A mentor could also help you in organizations, such as ACP, to learn how to advance to fellowship or become involved in a leadership role.
In the academic setting if you’re thinking of advancement or tenure, your mentor could help you fine tune your CV or advise you on what type of things you need to keep track of to make advancement easier.
My overall point is, even if you know where you are and where you’re going, what’s wrong with trying to seek someone out with more experience to help you along the way.
If you have questions for the next “For Pete’s Sake…” please email them to Becca Lawson at the TXACP Business office at firstname.lastname@example.org.
Congratulations to all the Medical Students and Residents presenting at this year's Internal Medicine, April 10-12, in Orlando, Florida. We are wishing them all the best of luck with their presentations. Please check our Facebook page prior to the meeting to find the competition locations so you may show them TXACP's support by cheering them on!
Anish A. Patel, BCh, Baylor College of Medicine
Erica Fidone, TAMHSC
Sheba John, Texas A&M Health Science Center,
Manoj Reddy, Texas A&M Health Science Center
Angie Hamouie, UTMB
Johanna McLendon, UTHSCSA
Neelima Navulur, UTHSCSA
David A Rubio, MD, Baylor College of Medicine
Bhavika Kaul, MD, Baylor College of Medicine
Shira A Sachs, MD, Baylor College of Medicine
Srividya Bhadriraju, MD MBA, Baylor College of Medicine
Gautam Ranjan Patankar, MD, Baylor University Medical Center
Rosalyn Adigun,MD, Methodist Hospital-Houston
Kongkiat Chaikriangkrai, MD, Methodist Hospital-Houston
Haritha Karuparti, MD, Methodist Hospital-Houston
Patricia Mejia Osuna, MD, Methodist Hospital-Houston
CAPT Lauren Lee, SAUSHEC
Charles Calais, MD, SAUSHEC
Sadia Rashid, MD, Scott & White Hospital
Heather Wainstein, MD, Texas Health Presbyterian Hospital
David Thomas Kidwell, MD, MBA, Scott & White Hospital
Molly J Horstman, MD, University of Michigan Program
Giovanni E Davogustto, MD, UT Houston
Mehul R Bhalja, MBBS, UT Houston
Yezaz A Ghouri, MBBS, UT Houston
Almotasembellah M Aljaafareh, MD, UTMB
Habeeb M Salameh, MBBS, UTMB
Karthik D Mekala, MD, UT Southwestern
CPT Tianyi Li, MC USA, UT Southwestern
Doctor's Dilemma Team
David Lindholm, MD, SAUSHEC
Paul Hiles, MD, SAUSHEC
David Anderson, MD, SAUSHEC
Register Now for Internal Medicine 2014
There is still time to join ACP and thousands of your colleagues in Orlando, Florida, and transform the way you practice medicine. Internal Medicine 2014 is the only meeting of its kind—combining clinical skills workshops with over 200 scientific sessions to update your knowledge in all facets of internal medicine and the subspecialties.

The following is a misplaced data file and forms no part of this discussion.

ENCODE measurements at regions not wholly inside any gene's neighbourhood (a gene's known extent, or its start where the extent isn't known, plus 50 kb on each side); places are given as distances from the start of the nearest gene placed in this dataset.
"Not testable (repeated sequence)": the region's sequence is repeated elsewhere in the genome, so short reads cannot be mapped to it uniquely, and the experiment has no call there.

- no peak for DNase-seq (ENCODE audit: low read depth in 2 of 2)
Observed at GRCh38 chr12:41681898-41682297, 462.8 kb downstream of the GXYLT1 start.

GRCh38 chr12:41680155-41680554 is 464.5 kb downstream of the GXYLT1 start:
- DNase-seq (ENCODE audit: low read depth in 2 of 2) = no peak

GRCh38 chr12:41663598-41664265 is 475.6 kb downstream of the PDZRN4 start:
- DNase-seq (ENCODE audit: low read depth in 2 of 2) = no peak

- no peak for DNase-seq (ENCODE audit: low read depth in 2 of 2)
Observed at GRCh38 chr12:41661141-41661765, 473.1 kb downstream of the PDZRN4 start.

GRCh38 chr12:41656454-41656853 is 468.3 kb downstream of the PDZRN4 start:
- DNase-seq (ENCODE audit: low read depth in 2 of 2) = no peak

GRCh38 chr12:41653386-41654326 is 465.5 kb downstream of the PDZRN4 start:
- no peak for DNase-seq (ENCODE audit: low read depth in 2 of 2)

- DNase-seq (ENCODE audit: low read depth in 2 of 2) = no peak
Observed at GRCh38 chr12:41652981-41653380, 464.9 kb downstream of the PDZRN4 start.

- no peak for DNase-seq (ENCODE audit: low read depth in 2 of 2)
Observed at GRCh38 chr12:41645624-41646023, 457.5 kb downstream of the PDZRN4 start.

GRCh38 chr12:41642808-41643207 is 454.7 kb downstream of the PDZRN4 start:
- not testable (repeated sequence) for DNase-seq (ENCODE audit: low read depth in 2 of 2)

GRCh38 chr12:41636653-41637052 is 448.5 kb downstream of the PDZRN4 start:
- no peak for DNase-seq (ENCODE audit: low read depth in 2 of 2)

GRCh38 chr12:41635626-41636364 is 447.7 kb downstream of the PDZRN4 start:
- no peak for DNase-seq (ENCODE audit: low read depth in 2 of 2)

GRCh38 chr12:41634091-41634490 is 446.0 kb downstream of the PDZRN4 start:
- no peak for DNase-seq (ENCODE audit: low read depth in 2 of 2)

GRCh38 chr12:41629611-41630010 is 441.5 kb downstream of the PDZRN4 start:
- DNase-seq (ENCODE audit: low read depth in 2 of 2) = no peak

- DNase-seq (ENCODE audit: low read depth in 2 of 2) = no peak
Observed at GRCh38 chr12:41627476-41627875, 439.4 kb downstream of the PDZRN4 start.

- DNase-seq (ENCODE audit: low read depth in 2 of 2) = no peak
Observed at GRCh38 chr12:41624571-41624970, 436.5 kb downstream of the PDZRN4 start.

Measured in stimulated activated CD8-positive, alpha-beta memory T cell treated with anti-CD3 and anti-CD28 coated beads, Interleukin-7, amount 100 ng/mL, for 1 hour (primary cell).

Refresh your internal medicine knowledge, sharpen your practice management skills, and network with the best and brightest physicians from around the globe. All of this plus a variety of special events including a reception for International attendees make this a meeting not to be missed.
Invitation to Complete ACP-MGMA Cost Survey
Respond by: Friday, April 18, 2014
As leaders in ACP and in your respective practices, we would like to invite you to participate in an exciting opportunity. ACP and MGMA have once again collaborated to provide physicians the opportunity to participate in a new streamlined MGMA 2014 Cost Survey, which gathers financial and other data that can help with managing costs, comparing physician and staff compensation, optimizing clinician and office staffing and managing practice finances. Participants will receive a free report comparing their own practice to benchmarks of their peers. Please encourage your chapter members to participate.
Your participation in this influential survey will make a difference to your ACP peers and the industry. Historically, internal medicine and smaller practices have been under-represented, and your participation can help to ensure that reliable benchmarks can be provided. The survey deadline is April 18. We have made access to the survey easier this year, but registration is still required to ensure continuity of input and security of your data.
To participate, you or your office manager can go online to http://www.acponline.org/running_practice/practice_management/mgma_cost_survey.htm. If it helps, there is a checklist that can be used to help put together the information needed to expedite the data input process.
You and your administrator may also be interested in a page of shared resources that we have put together - http://www.mgma.com/industry-data/participate/acp-mgma-resources.
If you have questions about the collaboration or general questions about the survey or the shared resources, you may contact Margo Williams at email@example.com or 800-338-2746, x4565.
May 8-9, 2014
The Westin Austin at the Domain
11301 Domain Drive, Austin, TX 78758
The 2014 Texas Health/Medical Home Summit will be the second annual statewide conference focused specifically on expanding access to medical home for individuals and families in Texas. This summit will offer stakeholders the opportunity to learn about medical home models and best practices, and to interact with program experts at various stages of implementation. This year's summit will include a greater focus on integration of behavioral health into the heath home as well as more content on health homes for children and adolescents.
For more information on this event please read more here.
In the meantime, please contact Stephanie Ondrias at firstname.lastname@example.org if you have any questions.